Can We Talk About Coco, Olaf and Disney’s Marketing Genius?

There’s Been A Lot of Hate For Olaf’s Frozen Adventure, But You Have To Admire The Job It’s Done

So Coco has been kicking some ass. Since debuting during American Thanksgiving with nearly 73 million domestic dollars, it’s been perched on top of the box office food chain after easily dethroning Justice League. Armed with a parade of positive reviews and great word of mouth, Coco has been North America’s reigning box office champ for the past few weeks and is poised to dominate it until The Last Jedi hits theatres December 15th.

But things didn’t always look this rosy for Disney-Pixar’s latest hit.

Video: Walt Disney Animation Studios

Donald Trump’s shocking presidential win last November sent shockwaves through Western popular culture and Hollywood in particular. Trump’s rhetoric and stance on immigration attracted the support of the alt-right, white nationalists and even the KKK, leaving artists, entertainers and content creators to wonder if this represented a shift in popular tastes and American tolerance.

The writing may have been on the wall that things were changing and diversity was becoming a four letter word even before last November. When Coca-Cola ran an ad featuring the American national anthem sung in a number of different languages during the 2014 Super Bowl, a huge backlash and threats of a boycott followed. It’s a pattern we seem to see every year with Super Bowl commercials (which have become more popular than the actual game). This year Budweiser found itself staring down the barrel of the anti-immigration crowd crowd, who threatened a boycott in retaliation over their ad depicting Adolphus Busch overcoming hostility towards German immigrants to help found the company.

Last November’s election had to concern Disney more than a little since they had already staked out this Thanksgiving for the release of Pixar’s Coco, a celebration of Mexican culture. After Trump’s promise to build a wall along the Mexican-American border was so passionately embraced by so much of the American electorate, Disney had to be wondering what kind of reception an animated movie taking place in the Mexican afterlife could look forward to?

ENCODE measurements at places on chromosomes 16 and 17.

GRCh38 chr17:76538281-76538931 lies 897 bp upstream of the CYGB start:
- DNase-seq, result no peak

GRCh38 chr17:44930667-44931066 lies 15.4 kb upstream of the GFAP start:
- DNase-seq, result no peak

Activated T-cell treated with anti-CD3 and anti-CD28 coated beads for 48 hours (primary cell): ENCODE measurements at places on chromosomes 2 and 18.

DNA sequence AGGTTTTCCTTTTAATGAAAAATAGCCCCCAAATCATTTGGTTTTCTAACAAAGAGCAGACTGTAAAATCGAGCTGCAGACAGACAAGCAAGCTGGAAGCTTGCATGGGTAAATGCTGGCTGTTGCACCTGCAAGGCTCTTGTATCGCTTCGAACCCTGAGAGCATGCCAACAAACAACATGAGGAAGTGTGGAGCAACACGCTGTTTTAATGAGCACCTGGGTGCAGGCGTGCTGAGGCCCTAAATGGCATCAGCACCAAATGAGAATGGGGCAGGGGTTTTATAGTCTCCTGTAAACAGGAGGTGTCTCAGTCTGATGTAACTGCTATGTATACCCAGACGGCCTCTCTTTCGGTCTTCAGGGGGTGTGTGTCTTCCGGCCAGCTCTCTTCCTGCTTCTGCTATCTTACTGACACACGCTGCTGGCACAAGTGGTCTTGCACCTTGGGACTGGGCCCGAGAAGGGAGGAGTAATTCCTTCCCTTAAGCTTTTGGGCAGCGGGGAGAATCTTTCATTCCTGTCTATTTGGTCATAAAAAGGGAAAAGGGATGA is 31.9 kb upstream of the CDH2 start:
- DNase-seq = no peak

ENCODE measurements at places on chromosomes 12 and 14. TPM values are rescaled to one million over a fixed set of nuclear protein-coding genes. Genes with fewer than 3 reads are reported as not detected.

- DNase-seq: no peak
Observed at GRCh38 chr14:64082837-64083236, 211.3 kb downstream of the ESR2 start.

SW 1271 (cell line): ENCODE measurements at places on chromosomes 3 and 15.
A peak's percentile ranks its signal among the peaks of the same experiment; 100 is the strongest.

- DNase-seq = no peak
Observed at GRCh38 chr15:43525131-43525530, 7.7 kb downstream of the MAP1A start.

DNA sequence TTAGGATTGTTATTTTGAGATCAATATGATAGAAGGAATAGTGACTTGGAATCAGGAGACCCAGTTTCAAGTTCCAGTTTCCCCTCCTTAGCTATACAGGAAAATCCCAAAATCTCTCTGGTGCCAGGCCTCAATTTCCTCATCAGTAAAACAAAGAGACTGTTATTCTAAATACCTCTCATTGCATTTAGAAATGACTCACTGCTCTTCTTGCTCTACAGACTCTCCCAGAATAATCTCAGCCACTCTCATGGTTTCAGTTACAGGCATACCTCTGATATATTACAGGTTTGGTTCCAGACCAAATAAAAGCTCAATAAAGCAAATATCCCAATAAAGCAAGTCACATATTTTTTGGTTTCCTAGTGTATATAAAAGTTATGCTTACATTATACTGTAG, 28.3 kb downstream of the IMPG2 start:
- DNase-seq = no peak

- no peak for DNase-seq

More importantly, what kind of return could Disney be looking at on a near two hundred million dollar investment?

Enter Frozen.

Originally planned to air on ABC during Christmas, Disney chose to insert Olaf’s Frozen Adventure in front of Coco instead of a traditional Pixar short. And while Coco may celebrate and embrace diverse cultures, Frozen is about as white as you can get. It’s also the most lucrative animated franchise in the world. It still reigns supreme as the highest grossing animated movie of all time and several years after it’s release it still sells around a billion dollars worth of merchandise world wide. It’s sequel is already one of the most anticipated movies of 2019 (also planned as a Thanksgiving release).

Make no mistake, Olaf’s Frozen Adventure (where Olaf sets out to collect Christmas traditions for Anna and Elsa when they realize they have none of their own) has been getting plenty of hate (seriously, a LOT of hate). But the pitch fork and torch crowd seem to have forgotten that it’s essentially a Christmas cartoon aimed at 8 year olds. And it worked.

The adults who have been throwing shade at Olaf fail to understand that it served it purpose. It would be interesting to se how many families had no intention of seeing Coco had it not been for their kids insisting on seeing the new Frozen short that preceded it. And then were pleasantly surprised and delighted by the movie that followed.

Yes, Coco has been doing very well and it’s nearly impossible to find a genuinely negative word about it, but it wont exactly be a blockbuster. While it has been a smash in Mexico, has surprisingly been embraced by Chinese audiences and will likely outperform Cars 3 (Pixar’s previous effort this year), it probably won’t break the 200 million mark in North America (despite deserving to).

But having said all that, it would be interesting to see how many butts found their way into paying seats so their kids could see Olaf learn how horrible fruit cake is. Would Coco have grossed less without Olaf? If so, how much? This isn’t the first time Disney used Frozen to lend a hand to another film. It ran a Frozen short in front of it’s live action Cinderella back in 2015 (funny, we didn’t hear any belly aching about that) and you can bet that added to Cinderella’s bottom line.

Disney is pulling Olaf’s Frozen Adventure from Coco this weekend (but you can bet that it will still find its way onto TV before Santa begins loading his sleigh) but it has done its job. And you can bet that Coco will still hold the top spot this weekend (its third in a row) and already has its sights set on the Oscar for best animated feature. Disney was able to combine two of their most successful brands (Frozen was a product of their in-house animation company) to help Coco overcome the racial stigma that last November thrust into America’s political light.